or Connect
Mothering › Mothering Forums › Mom › Parenting › CPS showed up at my door today.
New Posts  All Forums:Forum Nav:

CPS showed up at my door today. - Page 5

post #81 of 100
Bear in mind, that if she continues to push the point surely you can try harassment and defamation of character charges.

Oh many hugs! I am very new here(well I browsed for a day or so...), but I hope that you'll take my best wishes! I think you did the right thing, and I'm so happy that you have such good friends! Of course your house is a mess, you are a mother of six with another on the way! I'm relieved that you do have support.
post #82 of 100
I don't have any advice -- I think there's a lot of judgmentalism on this board. No matter what a person does, something can happen to a kid and all you can do is take reasonable measures without turning your house into a prison. I'm inclined to think it's exactly when you go overboard that something is more likely to happen b/c eventually the kids get tired of it and try even harder to do more extreme things than they otherwise would when safety is done in moderation. Of course there is real neglect, but I think that's pretty rare. Most tragic incidents are just that, and it's not worth it to so restrict a child's life to try to cover every imaginable incident. For a board that recognizes the benefit-risk analysis of homebirth in this respect, I get surprised about how inflexible people are about other benefit-risk analyses. Almost all of us take are kids in cars on a regular basis at quite fast speeds which is a danger to them even in car seats -- obviously we are applying a moderate view to that risk-benefit analysis, one could do the same with other risks.

I'm inclined to think the nosy neighbor disapproves of the number of kids you have and your homeschooling, based on her own class prejudices. I think personally she wouldn't have called on the kids being outside if it wasn't for the homeschooling. Moving might not be such a bad idea.
post #83 of 100
Quote:
If they improve security and put extra safety measures in and a child still escapes then I don't know what to tell you. Who's fault is it then? The daycare or grandmother's who are literally doing their best to keep a child safe or the child's who adapts and adjusts and still finds new ways to escape and endanger himself?
See, now this is where you come off as being cavalier. My intentions towards you are honorable, I don't come here to bash you, but this statement just doesn't make sense to me. It is the JOB of children to adapt, adjust and TEST boundaries. That is what they do. Any parent who doesn't realize that is asking for trouble. We DO have to anticipate as best as we can on a developmental level. It isn't the "fault" of children that they test these boundaries, it is OUR fault if we don't work on enforcing proper boundaries, whether we are parents, grandparents, or care providers. If a child tests these boundaries and gets hurt, we may blame the child, but it is inherently OUR responsibility not theirs. If a child drowns in a backyard pool after getting out of their house (happened to a family friend, not their pool, but the neighbors, when the children were playing unsupervised in the backyard and got out) we don't blame the child, we look to the parents and ask where were they? It happens, sure, and the child pays the ultimate price, as well as the parents who will forever be asking "what if?".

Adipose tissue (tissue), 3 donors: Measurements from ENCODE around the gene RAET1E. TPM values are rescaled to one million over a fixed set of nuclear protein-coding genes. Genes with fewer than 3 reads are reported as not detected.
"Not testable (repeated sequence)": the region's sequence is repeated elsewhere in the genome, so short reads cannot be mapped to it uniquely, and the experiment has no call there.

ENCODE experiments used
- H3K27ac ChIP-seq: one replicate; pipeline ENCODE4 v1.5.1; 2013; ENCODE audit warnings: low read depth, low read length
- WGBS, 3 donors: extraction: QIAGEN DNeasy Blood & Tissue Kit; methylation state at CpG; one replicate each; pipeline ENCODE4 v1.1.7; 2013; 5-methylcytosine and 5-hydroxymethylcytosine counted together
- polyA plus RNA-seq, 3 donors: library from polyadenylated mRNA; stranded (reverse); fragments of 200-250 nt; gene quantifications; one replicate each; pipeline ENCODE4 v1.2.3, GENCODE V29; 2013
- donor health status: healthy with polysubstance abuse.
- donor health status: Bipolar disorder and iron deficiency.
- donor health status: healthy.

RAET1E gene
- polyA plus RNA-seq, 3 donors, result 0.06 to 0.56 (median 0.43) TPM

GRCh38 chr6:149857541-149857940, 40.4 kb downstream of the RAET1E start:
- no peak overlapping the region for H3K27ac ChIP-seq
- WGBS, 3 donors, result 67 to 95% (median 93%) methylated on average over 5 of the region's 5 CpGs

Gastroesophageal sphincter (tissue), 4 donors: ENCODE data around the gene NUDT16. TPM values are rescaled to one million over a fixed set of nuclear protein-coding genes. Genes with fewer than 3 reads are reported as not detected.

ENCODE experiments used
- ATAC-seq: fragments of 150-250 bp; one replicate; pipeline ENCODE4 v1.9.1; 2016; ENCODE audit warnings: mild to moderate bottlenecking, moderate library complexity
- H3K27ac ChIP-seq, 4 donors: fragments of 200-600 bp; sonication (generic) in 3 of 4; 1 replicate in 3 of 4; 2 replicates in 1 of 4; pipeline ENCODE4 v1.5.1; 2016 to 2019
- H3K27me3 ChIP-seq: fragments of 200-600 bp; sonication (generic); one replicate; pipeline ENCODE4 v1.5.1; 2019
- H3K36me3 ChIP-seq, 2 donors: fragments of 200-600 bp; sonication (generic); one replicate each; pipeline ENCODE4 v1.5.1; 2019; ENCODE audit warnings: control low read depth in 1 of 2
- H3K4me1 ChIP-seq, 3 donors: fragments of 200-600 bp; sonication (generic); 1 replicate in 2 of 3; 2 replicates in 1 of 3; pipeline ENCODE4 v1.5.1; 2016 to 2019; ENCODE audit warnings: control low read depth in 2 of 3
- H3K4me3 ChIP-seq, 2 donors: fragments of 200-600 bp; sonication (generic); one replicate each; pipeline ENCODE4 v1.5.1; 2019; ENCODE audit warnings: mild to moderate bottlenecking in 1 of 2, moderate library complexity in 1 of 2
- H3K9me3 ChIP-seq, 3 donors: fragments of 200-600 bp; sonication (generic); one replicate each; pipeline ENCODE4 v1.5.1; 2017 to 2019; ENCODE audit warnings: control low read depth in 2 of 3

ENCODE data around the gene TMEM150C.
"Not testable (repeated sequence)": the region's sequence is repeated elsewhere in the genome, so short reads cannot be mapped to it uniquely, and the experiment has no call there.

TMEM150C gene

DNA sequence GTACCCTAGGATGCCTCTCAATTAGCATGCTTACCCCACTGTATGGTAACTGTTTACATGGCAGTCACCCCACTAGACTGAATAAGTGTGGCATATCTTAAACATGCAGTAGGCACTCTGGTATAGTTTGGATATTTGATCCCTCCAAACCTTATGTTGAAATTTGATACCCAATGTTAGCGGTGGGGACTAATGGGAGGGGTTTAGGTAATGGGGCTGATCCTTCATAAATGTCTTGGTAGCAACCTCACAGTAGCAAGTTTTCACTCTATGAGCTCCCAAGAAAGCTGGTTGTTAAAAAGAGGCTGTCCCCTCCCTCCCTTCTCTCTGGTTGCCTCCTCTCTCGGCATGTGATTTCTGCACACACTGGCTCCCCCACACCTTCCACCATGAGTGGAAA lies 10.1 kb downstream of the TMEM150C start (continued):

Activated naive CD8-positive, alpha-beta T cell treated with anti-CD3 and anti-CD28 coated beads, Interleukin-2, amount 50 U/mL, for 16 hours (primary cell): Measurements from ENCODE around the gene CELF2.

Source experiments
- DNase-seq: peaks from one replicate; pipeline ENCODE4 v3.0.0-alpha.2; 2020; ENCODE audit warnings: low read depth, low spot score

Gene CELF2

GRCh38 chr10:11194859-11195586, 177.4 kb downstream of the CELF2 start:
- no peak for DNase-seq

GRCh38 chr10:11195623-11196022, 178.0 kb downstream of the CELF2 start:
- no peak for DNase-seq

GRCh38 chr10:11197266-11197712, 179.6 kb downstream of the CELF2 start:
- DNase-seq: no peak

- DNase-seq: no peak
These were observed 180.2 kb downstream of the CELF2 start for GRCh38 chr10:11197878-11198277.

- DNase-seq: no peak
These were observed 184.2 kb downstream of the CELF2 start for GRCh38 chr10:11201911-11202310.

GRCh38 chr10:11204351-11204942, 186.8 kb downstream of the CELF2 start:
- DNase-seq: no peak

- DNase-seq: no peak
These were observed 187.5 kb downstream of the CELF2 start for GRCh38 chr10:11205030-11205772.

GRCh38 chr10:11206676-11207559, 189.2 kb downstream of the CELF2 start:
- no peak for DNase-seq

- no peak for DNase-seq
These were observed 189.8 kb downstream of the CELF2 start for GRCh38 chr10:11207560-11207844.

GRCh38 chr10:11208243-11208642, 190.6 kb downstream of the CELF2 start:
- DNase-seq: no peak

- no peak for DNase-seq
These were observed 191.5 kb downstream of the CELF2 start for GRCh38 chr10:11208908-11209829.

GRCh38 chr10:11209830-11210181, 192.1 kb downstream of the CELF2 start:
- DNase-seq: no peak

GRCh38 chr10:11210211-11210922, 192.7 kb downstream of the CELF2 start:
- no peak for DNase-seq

We know to do certain things for children of a certain age/development because that is what children do. When they are little we take small objects out of the play area because they can easily choke, we take serious obstacles out of their way when they are learning to walk because we don't want them to hurt themselves on those objects (like my glass coffee table, or fire tools).
post #84 of 100
i love the chalk ideas

i have one idea that wouldn't make a fire hazard and wouldn't keep kids inside but might alert you sooner. what if you got something like stores have that would make a loud beeping sound when the door is opened and closed? preferably loud enough so even if you are in another part of the house or doing something noisy you would hear it?

i don't know if that would help at all or where one would get such a device and maybe someone else already suggested it. i haven't read every post

i'm sorry you are going through something so stressful.
post #85 of 100
nak.....Seriously, I'd move out of that state. Habibkindheart has lost all 10 of her kids there, the first 2-3 because she admittedly needed some help, the rest taken after she'd fixed everything, they removed the kids because there was a history. That state is MESSED UP. I'm thinking about you!!
post #86 of 100
I think this could be a big help to you. I actually just got it for certain situations with my two kids (my friend's son was actually kidnapped last summer from the neighborhood...a nice, military neighborhood...by a military man....in whose apt they found child porn, and upon further investigation a trail of molestation or attempted...hes in jail now, luckily he did not get away with my friend's son). The bracelets go on snug and "lock" on, so the kids can't remove them. You can set a general "perimeter" for how far they can be from you, and if they pass it, your little monitor beeps and vibrates to alert you, and helps you find them (since mine are still usually in sight, it's just a verbal reminder to come closer, but you get the idea). It also lets me allow my 5 year old to go outside while I am inside for a few minutes and still give me a little peace of mind (not that I let him hang out outside for hours without me...but if I have to run in for 5 minutes, I know he's still there). I found mine cheaper on ebay. It seems like it would be a good viable option for you since I know you are also busy trying to school the other ones, being pregnant, and trying to maintain your house.